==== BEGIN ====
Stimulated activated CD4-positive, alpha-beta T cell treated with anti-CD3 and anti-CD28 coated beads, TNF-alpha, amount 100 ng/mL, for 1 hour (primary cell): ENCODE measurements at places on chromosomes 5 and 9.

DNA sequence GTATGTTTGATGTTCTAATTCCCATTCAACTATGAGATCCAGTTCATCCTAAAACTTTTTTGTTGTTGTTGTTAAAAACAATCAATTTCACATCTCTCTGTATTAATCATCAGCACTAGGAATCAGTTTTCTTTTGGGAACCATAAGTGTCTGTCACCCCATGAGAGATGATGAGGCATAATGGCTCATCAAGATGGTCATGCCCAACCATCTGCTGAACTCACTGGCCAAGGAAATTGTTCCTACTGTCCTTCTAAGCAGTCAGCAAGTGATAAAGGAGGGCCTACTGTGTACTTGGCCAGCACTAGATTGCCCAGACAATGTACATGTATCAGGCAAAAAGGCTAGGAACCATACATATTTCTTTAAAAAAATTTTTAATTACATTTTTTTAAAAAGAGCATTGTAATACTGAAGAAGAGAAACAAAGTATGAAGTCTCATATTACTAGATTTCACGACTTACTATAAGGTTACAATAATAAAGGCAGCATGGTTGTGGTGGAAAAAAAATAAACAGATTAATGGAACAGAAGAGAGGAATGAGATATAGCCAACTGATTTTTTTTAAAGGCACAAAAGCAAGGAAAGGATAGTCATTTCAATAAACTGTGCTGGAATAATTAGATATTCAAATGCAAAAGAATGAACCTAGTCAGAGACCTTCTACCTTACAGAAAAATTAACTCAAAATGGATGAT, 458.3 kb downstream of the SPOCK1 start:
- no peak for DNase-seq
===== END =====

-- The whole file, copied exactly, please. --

Stimulated activated CD4-positive, alpha-beta T cell treated with anti-CD3 and anti-CD28 coated beads, TNF-alpha, amount 100 ng/mL, for 1 hour (primary cell): ENCODE measurements at places on chromosomes 5 and 9.

DNA sequence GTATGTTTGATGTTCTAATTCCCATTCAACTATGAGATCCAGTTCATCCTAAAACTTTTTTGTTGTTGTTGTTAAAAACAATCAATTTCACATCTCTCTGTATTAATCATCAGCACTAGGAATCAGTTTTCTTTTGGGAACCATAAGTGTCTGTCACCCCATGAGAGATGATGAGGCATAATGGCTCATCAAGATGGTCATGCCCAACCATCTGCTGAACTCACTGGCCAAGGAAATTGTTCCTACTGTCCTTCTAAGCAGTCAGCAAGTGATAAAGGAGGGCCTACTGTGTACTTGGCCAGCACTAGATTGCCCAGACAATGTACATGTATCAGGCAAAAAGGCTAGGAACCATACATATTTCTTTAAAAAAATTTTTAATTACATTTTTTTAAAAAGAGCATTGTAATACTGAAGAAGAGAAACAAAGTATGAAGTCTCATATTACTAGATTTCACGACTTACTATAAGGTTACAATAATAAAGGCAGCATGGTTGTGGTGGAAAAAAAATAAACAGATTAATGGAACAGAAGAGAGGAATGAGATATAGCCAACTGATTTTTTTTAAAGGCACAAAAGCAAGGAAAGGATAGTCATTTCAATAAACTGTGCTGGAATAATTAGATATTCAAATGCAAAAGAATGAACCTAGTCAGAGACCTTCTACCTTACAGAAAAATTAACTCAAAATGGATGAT, 458.3 kb downstream of the SPOCK1 start:
- no peak for DNase-seq